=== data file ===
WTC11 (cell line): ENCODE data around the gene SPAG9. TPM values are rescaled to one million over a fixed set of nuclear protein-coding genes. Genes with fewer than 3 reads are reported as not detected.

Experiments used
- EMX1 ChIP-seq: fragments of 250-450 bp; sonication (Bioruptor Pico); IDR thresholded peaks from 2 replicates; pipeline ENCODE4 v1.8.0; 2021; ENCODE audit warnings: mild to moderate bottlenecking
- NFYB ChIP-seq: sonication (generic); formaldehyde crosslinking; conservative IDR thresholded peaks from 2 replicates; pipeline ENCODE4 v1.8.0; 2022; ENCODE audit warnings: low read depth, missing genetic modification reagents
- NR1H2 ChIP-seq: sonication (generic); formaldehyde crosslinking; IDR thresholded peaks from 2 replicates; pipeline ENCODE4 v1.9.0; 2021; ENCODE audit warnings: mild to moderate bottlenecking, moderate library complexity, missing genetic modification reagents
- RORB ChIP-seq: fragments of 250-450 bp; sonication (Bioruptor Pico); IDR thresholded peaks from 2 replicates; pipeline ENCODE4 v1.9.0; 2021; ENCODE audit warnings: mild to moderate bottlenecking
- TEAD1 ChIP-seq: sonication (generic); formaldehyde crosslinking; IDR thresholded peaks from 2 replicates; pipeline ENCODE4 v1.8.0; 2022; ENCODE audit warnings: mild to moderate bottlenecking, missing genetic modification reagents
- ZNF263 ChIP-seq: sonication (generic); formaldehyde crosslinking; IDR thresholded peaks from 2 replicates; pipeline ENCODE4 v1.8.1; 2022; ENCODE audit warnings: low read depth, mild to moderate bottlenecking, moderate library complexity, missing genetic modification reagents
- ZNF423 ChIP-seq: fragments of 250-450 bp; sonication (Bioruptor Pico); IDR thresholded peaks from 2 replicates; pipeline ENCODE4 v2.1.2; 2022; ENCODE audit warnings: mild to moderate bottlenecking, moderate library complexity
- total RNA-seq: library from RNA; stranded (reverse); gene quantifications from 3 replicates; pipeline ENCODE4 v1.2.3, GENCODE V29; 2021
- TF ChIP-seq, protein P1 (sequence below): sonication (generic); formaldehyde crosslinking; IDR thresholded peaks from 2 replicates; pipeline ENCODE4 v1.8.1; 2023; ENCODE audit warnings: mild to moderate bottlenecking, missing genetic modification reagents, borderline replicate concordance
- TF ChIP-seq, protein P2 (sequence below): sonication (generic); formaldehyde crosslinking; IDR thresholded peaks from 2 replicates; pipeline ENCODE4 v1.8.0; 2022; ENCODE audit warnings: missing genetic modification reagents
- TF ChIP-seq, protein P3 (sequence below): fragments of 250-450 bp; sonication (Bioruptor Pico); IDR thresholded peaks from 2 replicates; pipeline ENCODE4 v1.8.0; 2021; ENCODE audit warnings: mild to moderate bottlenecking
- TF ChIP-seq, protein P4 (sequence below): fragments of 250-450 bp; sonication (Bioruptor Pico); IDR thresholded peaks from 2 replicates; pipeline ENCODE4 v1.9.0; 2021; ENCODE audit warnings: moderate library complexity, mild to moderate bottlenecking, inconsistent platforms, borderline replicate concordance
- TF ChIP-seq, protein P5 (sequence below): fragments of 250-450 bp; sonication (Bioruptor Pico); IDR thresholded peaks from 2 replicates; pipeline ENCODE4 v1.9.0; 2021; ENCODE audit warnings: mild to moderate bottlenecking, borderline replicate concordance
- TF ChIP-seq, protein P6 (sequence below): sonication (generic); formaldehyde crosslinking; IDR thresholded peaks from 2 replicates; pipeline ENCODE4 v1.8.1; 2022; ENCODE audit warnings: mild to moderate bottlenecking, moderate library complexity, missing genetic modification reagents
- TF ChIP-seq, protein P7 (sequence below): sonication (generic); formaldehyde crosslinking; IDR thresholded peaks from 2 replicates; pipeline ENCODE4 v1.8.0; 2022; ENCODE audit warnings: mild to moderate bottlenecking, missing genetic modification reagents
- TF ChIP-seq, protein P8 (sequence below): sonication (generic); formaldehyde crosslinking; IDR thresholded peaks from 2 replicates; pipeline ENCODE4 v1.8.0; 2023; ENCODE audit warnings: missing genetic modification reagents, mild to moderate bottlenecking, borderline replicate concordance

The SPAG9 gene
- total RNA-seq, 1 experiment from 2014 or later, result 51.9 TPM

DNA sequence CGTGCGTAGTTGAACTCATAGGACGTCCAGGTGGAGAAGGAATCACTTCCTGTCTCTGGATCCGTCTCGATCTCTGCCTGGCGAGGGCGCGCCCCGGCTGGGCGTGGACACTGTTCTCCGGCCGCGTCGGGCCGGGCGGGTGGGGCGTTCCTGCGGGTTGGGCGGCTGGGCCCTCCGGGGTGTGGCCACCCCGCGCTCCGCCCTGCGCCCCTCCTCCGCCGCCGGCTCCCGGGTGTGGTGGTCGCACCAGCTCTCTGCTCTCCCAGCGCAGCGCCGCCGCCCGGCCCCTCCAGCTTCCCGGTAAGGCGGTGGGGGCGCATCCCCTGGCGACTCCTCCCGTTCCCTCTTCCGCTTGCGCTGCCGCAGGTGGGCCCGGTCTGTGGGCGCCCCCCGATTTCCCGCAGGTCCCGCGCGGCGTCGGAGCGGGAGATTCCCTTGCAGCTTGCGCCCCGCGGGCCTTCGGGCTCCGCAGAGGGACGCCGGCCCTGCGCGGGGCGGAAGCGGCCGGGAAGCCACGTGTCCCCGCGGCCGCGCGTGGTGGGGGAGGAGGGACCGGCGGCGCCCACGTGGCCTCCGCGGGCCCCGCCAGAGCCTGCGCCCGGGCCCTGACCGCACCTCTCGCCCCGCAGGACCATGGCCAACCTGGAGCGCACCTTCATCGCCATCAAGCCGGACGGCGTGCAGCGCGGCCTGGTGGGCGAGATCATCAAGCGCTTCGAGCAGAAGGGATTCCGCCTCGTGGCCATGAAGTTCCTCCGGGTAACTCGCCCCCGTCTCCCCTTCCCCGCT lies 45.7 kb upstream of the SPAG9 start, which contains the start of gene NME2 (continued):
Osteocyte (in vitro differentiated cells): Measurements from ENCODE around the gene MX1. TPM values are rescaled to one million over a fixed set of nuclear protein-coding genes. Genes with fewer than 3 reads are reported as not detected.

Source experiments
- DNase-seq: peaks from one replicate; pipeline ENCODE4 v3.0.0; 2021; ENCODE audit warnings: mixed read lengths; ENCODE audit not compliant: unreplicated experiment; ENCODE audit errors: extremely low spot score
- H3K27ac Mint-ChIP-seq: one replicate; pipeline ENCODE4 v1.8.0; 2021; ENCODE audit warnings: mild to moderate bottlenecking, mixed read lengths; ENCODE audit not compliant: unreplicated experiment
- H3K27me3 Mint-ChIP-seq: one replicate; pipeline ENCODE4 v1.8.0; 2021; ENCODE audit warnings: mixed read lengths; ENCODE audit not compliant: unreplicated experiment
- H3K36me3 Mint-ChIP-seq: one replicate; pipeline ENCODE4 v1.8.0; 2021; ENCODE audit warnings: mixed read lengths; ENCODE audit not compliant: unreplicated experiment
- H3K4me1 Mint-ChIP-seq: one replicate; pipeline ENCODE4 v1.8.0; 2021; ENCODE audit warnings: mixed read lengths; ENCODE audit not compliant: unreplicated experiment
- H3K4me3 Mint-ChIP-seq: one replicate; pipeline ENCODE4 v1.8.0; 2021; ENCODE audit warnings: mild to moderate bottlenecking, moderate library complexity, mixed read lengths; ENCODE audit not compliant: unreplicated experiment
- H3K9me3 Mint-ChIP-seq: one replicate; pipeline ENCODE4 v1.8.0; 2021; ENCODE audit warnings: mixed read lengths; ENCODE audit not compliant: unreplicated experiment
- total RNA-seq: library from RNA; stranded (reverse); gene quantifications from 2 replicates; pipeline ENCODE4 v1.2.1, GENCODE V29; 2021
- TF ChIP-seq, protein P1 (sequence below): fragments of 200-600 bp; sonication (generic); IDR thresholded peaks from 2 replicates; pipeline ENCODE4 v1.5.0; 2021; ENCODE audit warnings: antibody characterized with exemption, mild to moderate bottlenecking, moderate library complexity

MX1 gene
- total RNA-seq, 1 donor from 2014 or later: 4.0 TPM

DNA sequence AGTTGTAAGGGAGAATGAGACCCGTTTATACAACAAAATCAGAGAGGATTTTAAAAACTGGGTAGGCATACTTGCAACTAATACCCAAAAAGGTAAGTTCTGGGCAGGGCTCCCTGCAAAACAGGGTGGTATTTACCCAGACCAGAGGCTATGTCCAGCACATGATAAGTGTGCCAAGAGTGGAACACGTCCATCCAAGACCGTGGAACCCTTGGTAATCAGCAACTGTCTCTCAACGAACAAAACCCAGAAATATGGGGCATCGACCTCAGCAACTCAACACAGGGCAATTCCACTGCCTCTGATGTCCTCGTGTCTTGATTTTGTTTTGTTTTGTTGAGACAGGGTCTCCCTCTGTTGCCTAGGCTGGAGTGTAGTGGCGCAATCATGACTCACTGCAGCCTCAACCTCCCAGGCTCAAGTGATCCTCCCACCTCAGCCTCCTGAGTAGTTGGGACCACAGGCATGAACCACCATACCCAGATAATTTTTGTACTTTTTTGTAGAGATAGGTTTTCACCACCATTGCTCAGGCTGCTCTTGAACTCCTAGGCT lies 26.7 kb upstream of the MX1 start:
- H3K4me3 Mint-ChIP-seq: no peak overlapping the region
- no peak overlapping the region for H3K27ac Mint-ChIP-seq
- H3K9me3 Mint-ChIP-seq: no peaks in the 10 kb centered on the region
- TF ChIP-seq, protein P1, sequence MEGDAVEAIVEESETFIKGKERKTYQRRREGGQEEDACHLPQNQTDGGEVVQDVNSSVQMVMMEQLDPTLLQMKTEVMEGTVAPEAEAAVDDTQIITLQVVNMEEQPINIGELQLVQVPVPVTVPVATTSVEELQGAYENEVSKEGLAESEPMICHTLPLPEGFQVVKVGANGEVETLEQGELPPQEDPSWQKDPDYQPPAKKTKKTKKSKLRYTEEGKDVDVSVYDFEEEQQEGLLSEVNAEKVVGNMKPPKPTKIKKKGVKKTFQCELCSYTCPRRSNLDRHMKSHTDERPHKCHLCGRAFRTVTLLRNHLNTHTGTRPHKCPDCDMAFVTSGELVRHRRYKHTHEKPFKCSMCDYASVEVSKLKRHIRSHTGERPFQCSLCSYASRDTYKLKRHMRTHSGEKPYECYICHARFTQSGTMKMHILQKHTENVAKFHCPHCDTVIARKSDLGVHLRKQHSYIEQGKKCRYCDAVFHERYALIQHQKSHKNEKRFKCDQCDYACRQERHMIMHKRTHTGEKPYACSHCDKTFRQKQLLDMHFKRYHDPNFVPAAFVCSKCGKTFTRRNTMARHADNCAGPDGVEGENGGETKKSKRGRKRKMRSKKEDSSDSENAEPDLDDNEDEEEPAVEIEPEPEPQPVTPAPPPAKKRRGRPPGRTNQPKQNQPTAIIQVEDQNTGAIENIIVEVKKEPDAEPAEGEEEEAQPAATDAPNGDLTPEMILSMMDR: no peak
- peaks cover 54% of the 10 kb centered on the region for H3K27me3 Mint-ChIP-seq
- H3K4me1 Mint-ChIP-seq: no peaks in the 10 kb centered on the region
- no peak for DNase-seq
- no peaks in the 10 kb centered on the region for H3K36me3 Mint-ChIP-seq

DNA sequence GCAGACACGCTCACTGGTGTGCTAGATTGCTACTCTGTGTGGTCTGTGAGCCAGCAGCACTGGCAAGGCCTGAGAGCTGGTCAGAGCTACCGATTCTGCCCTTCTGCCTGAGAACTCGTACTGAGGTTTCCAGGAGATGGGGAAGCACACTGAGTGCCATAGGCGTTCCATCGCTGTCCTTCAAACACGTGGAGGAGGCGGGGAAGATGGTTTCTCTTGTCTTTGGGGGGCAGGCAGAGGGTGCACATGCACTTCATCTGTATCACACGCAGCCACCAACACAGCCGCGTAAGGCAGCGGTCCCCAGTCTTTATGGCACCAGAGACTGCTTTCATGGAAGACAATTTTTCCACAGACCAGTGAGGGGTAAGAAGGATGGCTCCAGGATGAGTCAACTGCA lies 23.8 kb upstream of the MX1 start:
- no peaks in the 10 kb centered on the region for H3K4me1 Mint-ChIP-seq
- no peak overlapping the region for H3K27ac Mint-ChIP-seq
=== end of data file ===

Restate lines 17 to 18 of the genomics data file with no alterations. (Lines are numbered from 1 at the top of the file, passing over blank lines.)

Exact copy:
- TF ChIP-seq, protein P7 (sequence below): sonication (generic); formaldehyde crosslinking; IDR thresholded peaks from 2 replicates; pipeline ENCODE4 v1.8.0; 2022; ENCODE audit warnings: mild to moderate bottlenecking, missing genetic modification reagents
- TF ChIP-seq, protein P8 (sequence below): sonication (generic); formaldehyde crosslinking; IDR thresholded peaks from 2 replicates; pipeline ENCODE4 v1.8.0; 2023; ENCODE audit warnings: missing genetic modification reagents, mild to moderate bottlenecking, borderline replicate concordance